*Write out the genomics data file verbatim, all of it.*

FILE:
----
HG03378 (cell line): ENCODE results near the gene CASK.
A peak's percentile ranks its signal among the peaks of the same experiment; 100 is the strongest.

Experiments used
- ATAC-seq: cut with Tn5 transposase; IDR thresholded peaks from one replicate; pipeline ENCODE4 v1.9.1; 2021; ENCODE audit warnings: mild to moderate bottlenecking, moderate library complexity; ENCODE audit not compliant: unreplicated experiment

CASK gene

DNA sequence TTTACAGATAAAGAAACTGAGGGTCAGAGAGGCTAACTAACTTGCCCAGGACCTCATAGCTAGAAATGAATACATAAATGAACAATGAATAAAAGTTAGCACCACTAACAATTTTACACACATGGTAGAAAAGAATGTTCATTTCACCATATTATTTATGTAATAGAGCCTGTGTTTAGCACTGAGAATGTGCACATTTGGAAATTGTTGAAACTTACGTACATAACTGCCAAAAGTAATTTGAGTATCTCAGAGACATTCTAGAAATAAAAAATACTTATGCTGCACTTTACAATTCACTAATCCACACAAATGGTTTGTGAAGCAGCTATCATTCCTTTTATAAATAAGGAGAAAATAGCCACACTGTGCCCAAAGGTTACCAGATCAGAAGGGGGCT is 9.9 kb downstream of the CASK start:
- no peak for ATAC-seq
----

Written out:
HG03378 (cell line): ENCODE results near the gene CASK.
A peak's percentile ranks its signal among the peaks of the same experiment; 100 is the strongest.

Experiments used
- ATAC-seq: cut with Tn5 transposase; IDR thresholded peaks from one replicate; pipeline ENCODE4 v1.9.1; 2021; ENCODE audit warnings: mild to moderate bottlenecking, moderate library complexity; ENCODE audit not compliant: unreplicated experiment

CASK gene

DNA sequence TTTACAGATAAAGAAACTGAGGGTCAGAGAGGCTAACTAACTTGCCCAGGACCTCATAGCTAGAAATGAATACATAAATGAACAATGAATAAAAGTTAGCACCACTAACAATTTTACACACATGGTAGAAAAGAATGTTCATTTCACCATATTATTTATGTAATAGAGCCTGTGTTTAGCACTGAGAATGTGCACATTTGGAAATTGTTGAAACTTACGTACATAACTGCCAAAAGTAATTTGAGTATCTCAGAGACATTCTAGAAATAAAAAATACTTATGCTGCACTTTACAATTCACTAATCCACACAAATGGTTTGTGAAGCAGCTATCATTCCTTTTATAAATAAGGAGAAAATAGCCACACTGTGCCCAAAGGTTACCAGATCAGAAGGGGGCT is 9.9 kb downstream of the CASK start:
- no peak for ATAC-seq